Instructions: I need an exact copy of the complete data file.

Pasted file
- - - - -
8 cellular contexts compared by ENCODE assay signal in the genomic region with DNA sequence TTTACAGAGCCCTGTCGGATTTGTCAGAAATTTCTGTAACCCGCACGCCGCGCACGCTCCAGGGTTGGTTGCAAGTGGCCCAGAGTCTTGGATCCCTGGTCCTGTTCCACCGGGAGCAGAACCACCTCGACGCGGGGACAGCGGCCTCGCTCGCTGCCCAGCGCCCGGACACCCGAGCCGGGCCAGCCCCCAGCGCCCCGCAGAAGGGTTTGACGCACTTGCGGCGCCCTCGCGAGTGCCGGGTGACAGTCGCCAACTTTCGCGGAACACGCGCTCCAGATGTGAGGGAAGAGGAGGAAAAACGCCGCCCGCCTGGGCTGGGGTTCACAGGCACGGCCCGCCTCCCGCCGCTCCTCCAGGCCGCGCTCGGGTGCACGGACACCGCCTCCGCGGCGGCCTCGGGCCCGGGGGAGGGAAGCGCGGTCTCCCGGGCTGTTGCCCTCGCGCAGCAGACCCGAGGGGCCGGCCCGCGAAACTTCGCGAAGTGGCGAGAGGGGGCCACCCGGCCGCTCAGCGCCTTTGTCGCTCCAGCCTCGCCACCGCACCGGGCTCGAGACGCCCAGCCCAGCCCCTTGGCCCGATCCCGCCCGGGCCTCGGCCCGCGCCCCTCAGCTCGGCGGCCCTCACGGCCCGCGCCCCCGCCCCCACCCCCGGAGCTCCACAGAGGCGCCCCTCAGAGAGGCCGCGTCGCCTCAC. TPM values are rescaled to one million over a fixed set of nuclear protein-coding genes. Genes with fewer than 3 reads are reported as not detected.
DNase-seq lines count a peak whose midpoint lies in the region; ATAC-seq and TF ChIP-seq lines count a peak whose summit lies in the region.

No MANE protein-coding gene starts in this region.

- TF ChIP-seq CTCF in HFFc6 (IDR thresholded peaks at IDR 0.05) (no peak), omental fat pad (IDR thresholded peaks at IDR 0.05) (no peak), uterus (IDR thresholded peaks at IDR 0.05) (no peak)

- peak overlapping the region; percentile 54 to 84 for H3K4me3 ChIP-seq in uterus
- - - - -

8 cellular contexts compared by ENCODE assay signal in the genomic region with DNA sequence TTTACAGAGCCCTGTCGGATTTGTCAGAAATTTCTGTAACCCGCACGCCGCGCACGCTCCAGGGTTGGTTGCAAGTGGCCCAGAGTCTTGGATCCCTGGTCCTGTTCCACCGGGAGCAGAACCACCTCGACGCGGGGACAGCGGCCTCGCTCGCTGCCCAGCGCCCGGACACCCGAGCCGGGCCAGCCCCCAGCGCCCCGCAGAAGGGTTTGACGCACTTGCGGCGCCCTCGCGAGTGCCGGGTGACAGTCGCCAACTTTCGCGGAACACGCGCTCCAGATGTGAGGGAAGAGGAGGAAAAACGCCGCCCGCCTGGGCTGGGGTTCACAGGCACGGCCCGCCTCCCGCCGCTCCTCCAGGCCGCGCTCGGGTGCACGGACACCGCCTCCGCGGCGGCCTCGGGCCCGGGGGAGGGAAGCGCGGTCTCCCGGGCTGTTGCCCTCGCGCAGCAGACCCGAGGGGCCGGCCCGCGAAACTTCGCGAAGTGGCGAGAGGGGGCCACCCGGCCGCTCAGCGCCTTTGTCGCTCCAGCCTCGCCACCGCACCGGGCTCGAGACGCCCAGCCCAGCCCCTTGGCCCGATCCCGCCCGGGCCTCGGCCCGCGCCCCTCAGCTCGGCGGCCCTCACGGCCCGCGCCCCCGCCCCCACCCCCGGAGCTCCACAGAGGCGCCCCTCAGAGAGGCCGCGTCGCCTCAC. TPM values are rescaled to one million over a fixed set of nuclear protein-coding genes. Genes with fewer than 3 reads are reported as not detected.
DNase-seq lines count a peak whose midpoint lies in the region; ATAC-seq and TF ChIP-seq lines count a peak whose summit lies in the region.

No MANE protein-coding gene starts in this region.

- TF ChIP-seq CTCF in HFFc6 (IDR thresholded peaks at IDR 0.05) (no peak), omental fat pad (IDR thresholded peaks at IDR 0.05) (no peak), uterus (IDR thresholded peaks at IDR 0.05) (no peak)

- peak overlapping the region; percentile 54 to 84 for H3K4me3 ChIP-seq in uterus